Rapid infection diagnosis in preterm babies

Thursday, 19 December, 2019 | Supplied by: Oxford Nanopore Technologies

Scientists and clinicians at the Norwich Research Park, UK, have pioneered a new method for profiling the microbiome of preterm babies that can significantly speed up the identification of infections and indicate more effective treatments.

By harnessing next-generation sequencing techniques, the team from the Quadram Institute and the Earlham Institute (EI) showed that they can rapidly and reliably identify the microbes present in a preterm baby’s stool sample that may cause life-threatening conditions such as sepsis or necrotising enterocolitis (NEC). The method also uncovers the presence of antimicrobial resistance genes — vital information needed to select the most effective treatment.

Using Oxford Nanopore Technologies’ MinION portable sequencing device, coupled with bespoke software to analyse the sequence data in real time, data can be obtained in under five hours. With current methods taking up to 48 hours, developing this platform for routine use in a clinical setting would allow faster and tailored antimicrobial treatments to be used.

“Preterm babies are born with underdeveloped gut physiology [and] immunity, and have an altered gut microbiota, all of which increase risk of life-threatening infections. Time is of the essence in detecting or diagnosing infections,” said Dr Lindsay Hall from the Quadram Institute. “Not only could our approach be more effective, it will also reduce the use of antibiotics and help slow the rise of antimicrobial resistance.”

Dr Richard Leggett, Group Leader at EI, added, “With the MinION and our own analysis pipeline (NanoOK RT, developed specifically for this work), we can go from faecal sample to pathogen and antimicrobial resistance (AMR) profile in just four to five hours… We can also take advantage of the MinION’s long DNA reads to place AMR genes within host bacteria, enabling better understanding of antibiotic resistance.”

“Nanopore sequencing is an interesting technology because it provides useful data so quickly,” continued Dr Matthew D Clark, former Head of Technology Development at EI. “We were excited to see how well it could perform on clinical samples with our custom software. It hasn’t escaped our attention that because it is cheap, small and low powered it could be uniquely useful in lower and middle-income countries.”

To test their platform, the researchers used the portable MinION to carry out shotgun metagenomics on mock microbial communities. Shotgun metagenomics analyses the genomic sequence from a mixed collection of organisms — in this case, 20 different microbes. Having confirmed that the MinION approach worked, the researchers progressed to using faecal samples obtained from preterm babies, collected by the Norfolk and Norwich University Hospital’s Neonatal Intensive Care Unit (NICU).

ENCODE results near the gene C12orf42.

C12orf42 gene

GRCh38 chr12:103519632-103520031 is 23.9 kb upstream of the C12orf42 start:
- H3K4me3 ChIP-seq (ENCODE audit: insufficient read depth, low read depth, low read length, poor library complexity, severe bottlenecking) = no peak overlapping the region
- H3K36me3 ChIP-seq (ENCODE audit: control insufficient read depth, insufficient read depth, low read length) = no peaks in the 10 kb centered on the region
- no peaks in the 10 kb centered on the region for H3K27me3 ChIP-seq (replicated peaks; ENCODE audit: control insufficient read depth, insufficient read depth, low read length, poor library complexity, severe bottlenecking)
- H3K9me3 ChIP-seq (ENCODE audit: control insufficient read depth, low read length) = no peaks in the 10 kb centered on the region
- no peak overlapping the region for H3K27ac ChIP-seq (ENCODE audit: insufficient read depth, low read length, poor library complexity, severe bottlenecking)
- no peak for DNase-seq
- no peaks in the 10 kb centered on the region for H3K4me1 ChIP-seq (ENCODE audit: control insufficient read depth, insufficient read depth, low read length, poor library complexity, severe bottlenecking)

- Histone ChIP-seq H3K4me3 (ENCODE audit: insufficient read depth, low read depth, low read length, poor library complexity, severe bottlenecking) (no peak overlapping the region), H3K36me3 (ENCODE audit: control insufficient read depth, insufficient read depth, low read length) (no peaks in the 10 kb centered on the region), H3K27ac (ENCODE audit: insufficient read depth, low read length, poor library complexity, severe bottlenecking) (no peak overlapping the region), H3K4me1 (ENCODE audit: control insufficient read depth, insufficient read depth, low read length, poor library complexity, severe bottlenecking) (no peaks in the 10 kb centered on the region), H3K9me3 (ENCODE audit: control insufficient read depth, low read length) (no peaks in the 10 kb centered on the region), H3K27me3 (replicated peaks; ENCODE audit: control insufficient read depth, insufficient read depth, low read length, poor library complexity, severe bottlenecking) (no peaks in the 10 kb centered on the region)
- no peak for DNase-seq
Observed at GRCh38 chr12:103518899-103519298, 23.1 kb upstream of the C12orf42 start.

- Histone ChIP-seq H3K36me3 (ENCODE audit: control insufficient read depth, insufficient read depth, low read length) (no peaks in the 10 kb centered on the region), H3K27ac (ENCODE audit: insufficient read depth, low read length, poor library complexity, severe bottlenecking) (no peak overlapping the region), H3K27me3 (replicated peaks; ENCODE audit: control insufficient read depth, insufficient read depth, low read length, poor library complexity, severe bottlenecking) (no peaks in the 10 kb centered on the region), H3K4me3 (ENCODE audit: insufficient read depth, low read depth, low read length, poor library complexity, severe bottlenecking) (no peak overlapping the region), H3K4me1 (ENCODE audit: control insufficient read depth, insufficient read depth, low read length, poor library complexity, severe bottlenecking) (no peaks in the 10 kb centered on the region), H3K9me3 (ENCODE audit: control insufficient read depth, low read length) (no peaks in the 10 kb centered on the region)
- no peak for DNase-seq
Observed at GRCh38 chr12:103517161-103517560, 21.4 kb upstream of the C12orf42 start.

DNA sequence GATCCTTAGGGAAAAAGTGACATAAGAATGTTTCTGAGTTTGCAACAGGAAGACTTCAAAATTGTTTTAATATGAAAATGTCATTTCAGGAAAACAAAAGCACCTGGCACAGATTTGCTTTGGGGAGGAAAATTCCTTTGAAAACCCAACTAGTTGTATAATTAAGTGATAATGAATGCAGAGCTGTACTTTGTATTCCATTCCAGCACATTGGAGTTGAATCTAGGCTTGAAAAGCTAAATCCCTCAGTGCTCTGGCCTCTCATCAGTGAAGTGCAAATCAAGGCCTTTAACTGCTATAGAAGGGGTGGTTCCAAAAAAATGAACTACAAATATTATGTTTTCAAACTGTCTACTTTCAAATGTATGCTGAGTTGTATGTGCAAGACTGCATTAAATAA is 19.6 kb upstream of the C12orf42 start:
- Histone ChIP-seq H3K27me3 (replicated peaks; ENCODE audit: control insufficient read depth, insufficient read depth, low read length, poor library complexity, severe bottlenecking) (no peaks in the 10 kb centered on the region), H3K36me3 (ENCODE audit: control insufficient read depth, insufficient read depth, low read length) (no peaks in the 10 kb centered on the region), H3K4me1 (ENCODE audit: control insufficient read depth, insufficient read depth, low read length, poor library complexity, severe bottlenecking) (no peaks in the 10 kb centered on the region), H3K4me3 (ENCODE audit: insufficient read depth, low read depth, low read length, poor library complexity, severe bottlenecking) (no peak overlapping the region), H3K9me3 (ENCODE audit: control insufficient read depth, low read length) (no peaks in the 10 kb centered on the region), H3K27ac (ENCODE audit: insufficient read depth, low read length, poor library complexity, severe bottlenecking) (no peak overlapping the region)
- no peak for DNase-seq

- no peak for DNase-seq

The method, published in the journal Nature Microbiology, discerned between healthy babies and those diagnosed with NEC or sepsis, with the healthy babies having a strong population of beneficial Bifidobacterium and the others harbouring either E. cloacae or Klebsiella pneumoniae, both of which can cause life-threatening infections.

Professor Paul Clarke, Consultant Neonatologist and Research Lead at the Norfolk and Norwich University Hospital NICU and the University of East Anglia, said, “Preterm babies are a group at high risk of dangerous infection. More than 90% of our preterm babies are presently treated with antibiotics, yet in retrospect most did not need them. This study is important because it raises the hope that we might soon have available the technology that could help us to discern at a much earlier stage which babies really need antibiotics, and which do not need them. This could save many babies from getting antibiotics they did not need and would be an important advance in helping limit AMR.”

The system facilitates sampling over a period of time, so that changes in the microbiota profile can be monitored. This is useful for monitoring pathogenic bacteria, but it also lets researchers see how other interventions affect the microbiome over time. For example, it can monitor the effect of antibiotics on the overall microbial profile or measure the effects of probiotic supplementation.

Shotgun metagenomics doesn’t just profile the species diversity. In the study, the researchers were particularly interested in profiling the genes that confer antibiotic resistance in the microbiome — known as the ‘resistome’. Klebsiella, in particular, is of concern as it is becoming increasingly resistant to multiple antimicrobials. An expansion of shotgun metagenomics could therefore help in surveillance for AMR in these clinical settings.

The development of the platform for rapid, portable microbiota profiling brings its use in a clinical setting closer, though more trials at different locations are required before it can be adopted as a routine diagnostic tool. However, there is clear potential for its deployment to save lives in the clinical setting.

Image credit: ©stock.adobe.com/au/Steve Lovegrove

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